According to John M. Reich, director of the OTS, “This institution failed Saturday due to a liquidity crisis”, and “although this institution was already in distress, the deposit run pushed IndyMac over the edge.” So, it looks like IndyMac is yet another victim of the housing market crash. There appears to be mass hysteria surrounding real estate, which has now spread out to every aspect of our financial lives. With gas prices rising, the cost of groceries going up and jobs being cut, I can’t say that I blame anybody who feels their money may be safer tucked underneath their mattresses.


But for those of you who still have your money tied up in IndyMac, the FDIC has set up a toll-free phone line at 866-806-5919, and a page on its Web site for bank customers to keep up with what is happening and what they need to do. But customers of IndyMac are desperate to find out what will happen with their money.


Depositors’ accounts at IndyMac are insured by the FDIC’s Deposit Insurance Fund up to the statutory limits. Customer questions regarding the institution, including questions about federal deposit insurance coverage, should be directed to the FDIC at 1-866-806-5919. The hotline’s recorded message explains the bank’s status. The message states that Internet banking has been suspended for the weekend, but online banking should be available Monday. The OTS has appointed the FDIC as conservator of the newly chartered successor institution and will transfer most of the assets and liabilities of IndyMac to the new thrift.


Now I know this still doesn’t answer all of your questions, but I get the feeling the FDIC wants to try and ensure they don’t lose anymore money either. As for the people who have outstanding mortgage loans with IndyMac, trust me they’ll find somebody for you to give your money to. While this news is less than helpful for the already pressured housing market, it could actually end up having a silver lining for those of you who are looking to purchase real estate. Foreclosures don’t do the mortgage lender any good, which means they want to get rid of their overstock and fast. That usually means pretty good sales. I know it doesn’t look good folks, but I strongly believe we are on the cusp of a turnaround.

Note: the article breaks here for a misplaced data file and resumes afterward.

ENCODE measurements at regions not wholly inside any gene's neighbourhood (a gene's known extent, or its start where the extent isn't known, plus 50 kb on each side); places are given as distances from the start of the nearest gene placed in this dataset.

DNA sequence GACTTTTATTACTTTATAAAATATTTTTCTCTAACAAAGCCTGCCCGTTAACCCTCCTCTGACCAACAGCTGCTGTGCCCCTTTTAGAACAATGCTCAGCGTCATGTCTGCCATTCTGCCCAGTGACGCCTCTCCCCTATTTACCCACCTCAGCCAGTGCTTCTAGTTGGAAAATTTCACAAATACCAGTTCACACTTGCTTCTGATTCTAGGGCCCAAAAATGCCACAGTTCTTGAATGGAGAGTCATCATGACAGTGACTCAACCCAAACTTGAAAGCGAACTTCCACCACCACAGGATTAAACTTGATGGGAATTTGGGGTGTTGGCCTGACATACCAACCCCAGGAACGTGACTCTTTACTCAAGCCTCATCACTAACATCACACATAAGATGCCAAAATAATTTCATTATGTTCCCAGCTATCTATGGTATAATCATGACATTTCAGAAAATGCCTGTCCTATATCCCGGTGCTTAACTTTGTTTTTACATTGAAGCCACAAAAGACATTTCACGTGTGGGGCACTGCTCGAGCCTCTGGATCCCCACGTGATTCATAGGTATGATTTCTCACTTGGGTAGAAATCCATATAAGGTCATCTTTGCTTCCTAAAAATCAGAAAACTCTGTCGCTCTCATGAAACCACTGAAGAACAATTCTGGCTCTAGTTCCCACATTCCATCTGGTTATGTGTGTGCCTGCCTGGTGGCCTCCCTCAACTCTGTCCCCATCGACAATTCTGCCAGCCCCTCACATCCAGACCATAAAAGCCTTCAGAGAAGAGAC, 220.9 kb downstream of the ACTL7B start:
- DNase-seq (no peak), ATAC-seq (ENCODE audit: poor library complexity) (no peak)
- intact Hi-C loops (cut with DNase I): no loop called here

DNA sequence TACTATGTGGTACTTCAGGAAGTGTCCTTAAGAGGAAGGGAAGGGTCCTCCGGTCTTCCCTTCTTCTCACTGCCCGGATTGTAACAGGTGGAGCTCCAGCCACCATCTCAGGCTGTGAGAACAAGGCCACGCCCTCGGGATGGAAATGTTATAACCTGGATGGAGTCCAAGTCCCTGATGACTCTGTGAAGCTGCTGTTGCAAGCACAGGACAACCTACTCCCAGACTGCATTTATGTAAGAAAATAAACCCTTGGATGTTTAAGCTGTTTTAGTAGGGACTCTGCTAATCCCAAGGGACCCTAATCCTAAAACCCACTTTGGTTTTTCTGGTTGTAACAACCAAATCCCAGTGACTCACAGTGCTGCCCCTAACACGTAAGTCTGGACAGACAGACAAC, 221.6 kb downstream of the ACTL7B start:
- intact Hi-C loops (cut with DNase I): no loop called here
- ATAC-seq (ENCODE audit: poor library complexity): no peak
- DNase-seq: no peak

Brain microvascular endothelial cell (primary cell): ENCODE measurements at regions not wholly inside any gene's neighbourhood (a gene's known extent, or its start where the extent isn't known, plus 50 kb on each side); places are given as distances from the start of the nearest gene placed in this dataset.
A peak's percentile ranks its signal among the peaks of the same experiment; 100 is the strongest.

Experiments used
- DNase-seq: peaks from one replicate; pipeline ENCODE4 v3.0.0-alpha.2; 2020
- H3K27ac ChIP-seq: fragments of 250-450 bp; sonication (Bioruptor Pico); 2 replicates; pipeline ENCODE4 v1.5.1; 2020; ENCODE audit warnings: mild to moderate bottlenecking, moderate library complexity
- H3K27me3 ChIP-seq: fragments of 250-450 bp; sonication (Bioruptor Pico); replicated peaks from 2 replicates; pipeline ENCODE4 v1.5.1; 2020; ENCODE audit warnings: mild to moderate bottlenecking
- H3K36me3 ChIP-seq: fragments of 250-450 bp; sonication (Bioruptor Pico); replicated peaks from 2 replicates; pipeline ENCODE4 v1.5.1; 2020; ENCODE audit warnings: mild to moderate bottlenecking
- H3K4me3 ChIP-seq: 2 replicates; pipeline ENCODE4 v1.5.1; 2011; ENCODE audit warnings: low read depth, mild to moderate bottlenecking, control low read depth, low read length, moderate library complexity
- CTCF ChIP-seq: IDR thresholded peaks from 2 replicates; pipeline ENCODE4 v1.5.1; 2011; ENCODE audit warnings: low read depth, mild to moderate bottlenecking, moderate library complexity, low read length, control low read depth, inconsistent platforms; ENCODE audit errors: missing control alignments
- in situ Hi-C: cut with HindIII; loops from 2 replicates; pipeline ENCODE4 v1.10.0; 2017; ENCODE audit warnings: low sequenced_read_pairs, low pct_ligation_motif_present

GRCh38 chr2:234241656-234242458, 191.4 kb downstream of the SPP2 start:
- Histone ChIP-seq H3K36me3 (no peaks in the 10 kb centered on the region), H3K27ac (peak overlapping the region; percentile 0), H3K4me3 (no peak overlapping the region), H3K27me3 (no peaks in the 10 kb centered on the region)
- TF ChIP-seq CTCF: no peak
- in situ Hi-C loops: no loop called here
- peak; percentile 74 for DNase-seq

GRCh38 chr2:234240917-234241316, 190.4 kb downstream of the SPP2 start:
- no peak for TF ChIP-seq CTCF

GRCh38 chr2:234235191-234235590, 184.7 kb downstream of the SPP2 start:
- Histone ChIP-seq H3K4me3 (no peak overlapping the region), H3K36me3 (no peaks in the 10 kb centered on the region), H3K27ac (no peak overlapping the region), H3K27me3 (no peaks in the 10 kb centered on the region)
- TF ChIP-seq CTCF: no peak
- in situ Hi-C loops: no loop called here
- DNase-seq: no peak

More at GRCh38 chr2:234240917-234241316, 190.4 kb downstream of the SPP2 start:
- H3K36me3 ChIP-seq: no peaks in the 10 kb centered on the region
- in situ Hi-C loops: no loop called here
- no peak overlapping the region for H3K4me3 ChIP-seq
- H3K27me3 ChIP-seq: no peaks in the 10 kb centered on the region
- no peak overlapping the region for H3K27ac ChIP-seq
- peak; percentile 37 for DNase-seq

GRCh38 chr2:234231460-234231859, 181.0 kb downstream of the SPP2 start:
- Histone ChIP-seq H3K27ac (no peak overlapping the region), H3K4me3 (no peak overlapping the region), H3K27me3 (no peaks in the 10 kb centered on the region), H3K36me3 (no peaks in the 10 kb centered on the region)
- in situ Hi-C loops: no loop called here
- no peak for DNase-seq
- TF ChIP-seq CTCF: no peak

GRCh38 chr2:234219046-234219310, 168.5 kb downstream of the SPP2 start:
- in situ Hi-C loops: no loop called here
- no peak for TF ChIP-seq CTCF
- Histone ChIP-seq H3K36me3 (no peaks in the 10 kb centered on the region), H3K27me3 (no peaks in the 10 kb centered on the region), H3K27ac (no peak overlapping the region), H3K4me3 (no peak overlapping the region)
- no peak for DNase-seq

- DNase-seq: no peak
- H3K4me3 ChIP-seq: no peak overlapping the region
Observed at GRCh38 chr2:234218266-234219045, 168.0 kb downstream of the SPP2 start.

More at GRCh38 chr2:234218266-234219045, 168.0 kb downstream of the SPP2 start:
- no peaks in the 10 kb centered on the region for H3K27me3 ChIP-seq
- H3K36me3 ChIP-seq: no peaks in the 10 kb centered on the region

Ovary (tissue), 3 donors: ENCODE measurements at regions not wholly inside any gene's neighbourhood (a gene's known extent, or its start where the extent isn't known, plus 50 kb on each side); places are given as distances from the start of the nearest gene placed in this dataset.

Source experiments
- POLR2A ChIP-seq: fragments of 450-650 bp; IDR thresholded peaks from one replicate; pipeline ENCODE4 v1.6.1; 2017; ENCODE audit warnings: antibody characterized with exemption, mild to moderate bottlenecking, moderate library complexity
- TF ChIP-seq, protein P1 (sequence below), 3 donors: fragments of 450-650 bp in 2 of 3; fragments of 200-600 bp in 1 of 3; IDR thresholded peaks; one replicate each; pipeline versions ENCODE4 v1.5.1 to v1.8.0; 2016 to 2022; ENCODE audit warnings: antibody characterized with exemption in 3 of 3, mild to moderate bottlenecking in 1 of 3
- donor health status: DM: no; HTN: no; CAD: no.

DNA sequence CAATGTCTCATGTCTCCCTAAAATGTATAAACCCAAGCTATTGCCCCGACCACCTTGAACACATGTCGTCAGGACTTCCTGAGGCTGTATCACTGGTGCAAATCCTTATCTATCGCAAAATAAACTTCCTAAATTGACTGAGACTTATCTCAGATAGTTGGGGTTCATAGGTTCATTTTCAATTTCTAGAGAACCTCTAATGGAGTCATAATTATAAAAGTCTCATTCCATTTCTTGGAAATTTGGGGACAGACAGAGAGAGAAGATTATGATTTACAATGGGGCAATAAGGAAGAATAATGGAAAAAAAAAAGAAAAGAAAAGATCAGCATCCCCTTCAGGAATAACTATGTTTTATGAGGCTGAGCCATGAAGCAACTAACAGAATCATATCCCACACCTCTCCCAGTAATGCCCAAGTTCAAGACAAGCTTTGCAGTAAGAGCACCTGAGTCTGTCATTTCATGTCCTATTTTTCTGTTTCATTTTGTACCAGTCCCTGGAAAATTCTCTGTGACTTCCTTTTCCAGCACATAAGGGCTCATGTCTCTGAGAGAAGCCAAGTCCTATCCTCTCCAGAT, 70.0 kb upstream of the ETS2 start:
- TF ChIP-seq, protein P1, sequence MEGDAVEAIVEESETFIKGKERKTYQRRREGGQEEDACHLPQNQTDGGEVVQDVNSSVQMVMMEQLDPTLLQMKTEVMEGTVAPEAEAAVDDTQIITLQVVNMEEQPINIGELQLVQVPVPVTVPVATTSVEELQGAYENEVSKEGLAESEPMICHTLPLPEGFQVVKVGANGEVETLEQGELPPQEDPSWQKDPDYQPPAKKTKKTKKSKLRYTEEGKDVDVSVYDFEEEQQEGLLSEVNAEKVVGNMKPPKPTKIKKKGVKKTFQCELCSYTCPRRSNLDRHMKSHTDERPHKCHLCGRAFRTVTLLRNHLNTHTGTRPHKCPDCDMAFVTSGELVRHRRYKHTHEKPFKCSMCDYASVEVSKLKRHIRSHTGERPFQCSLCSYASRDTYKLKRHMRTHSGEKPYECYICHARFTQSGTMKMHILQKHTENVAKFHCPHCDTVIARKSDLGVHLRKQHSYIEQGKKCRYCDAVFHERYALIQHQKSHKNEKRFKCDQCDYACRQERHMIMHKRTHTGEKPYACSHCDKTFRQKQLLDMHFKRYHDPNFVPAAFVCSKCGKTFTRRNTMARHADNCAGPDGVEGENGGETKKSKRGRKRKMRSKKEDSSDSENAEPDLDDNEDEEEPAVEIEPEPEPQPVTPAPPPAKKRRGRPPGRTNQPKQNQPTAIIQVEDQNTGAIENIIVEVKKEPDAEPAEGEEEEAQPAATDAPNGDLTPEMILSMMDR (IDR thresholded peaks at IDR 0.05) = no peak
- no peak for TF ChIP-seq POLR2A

If you bank with IndyMac, you should call the hotline for up-to-date information. If you are thinking about looking around for a good deal on a home, visit Mahler & Associates for all your appraisal needs.



How to Beat Mortgage Fraud

For many people, the current housing market is the perfect time to buy. It may sound counterintuitive, but those extremely low interest rates during the height of the housing bubble actually caused the cost of real estate to be much higher than it was actually worth. Real estate appraisers were bringing in reports that appraised homes for upwards of $500,000 and more. Those same homes today are appraising for around $300,000, so you can see how much the times are a changing. That’s the good news; the bad news is that there is still a lot of mortgage fraud going on. So, if you are looking to get into the housing market, and you want to make sure you don’t get caught up with a shady mortgage lender, here are a few tips that may help.


Fraud in the mortgage industry has been in the news a lot since the crash of the housing market, and has caused many people who were thinking about getting into real estate to back off. One of the biggest problems is the fact that so much of the paperwork you have to sign in order to get a mortgage loan is filled with language that is difficult for the average person to understand. There’s also the fact that many mortgage lenders push a real estate appraiser of their choosing on their clients. Sadly, many of those appraisers were being coerced into bringing in the numbers the mortgage lender wanted, which contributed to the high prices in the housing market.